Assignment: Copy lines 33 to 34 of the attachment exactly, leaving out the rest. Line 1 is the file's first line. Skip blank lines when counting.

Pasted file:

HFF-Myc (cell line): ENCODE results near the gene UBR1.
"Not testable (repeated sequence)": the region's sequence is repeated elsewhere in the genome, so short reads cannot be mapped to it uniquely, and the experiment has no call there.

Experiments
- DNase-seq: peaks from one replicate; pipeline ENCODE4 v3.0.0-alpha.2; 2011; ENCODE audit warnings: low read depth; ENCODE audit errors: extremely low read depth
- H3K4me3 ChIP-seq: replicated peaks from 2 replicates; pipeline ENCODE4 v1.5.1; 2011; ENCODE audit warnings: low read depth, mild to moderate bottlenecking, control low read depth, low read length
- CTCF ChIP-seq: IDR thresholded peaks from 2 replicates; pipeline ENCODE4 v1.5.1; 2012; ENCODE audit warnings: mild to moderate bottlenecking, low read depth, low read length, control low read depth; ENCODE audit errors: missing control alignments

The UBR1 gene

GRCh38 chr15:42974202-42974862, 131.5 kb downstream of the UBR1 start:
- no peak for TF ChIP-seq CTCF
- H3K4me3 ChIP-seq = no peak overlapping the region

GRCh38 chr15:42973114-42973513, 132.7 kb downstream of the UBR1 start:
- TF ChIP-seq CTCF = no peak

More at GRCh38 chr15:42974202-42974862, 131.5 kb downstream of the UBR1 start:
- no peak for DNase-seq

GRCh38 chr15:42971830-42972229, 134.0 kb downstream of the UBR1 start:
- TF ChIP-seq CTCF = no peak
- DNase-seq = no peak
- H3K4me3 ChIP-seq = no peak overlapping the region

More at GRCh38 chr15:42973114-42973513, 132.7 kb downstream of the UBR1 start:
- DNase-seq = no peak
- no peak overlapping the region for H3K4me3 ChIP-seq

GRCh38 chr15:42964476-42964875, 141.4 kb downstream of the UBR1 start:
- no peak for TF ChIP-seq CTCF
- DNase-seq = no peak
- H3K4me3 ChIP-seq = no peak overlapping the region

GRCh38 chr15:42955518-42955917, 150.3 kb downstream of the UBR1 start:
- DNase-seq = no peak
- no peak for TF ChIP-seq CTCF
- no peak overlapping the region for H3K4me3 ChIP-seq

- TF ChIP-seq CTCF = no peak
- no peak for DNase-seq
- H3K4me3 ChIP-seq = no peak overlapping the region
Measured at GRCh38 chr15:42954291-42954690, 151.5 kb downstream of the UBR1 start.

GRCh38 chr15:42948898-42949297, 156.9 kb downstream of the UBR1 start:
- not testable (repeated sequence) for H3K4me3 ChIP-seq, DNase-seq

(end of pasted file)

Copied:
Measured at GRCh38 chr15:42954291-42954690, 151.5 kb downstream of the UBR1 start.

GRCh38 chr15:42948898-42949297, 156.9 kb downstream of the UBR1 start: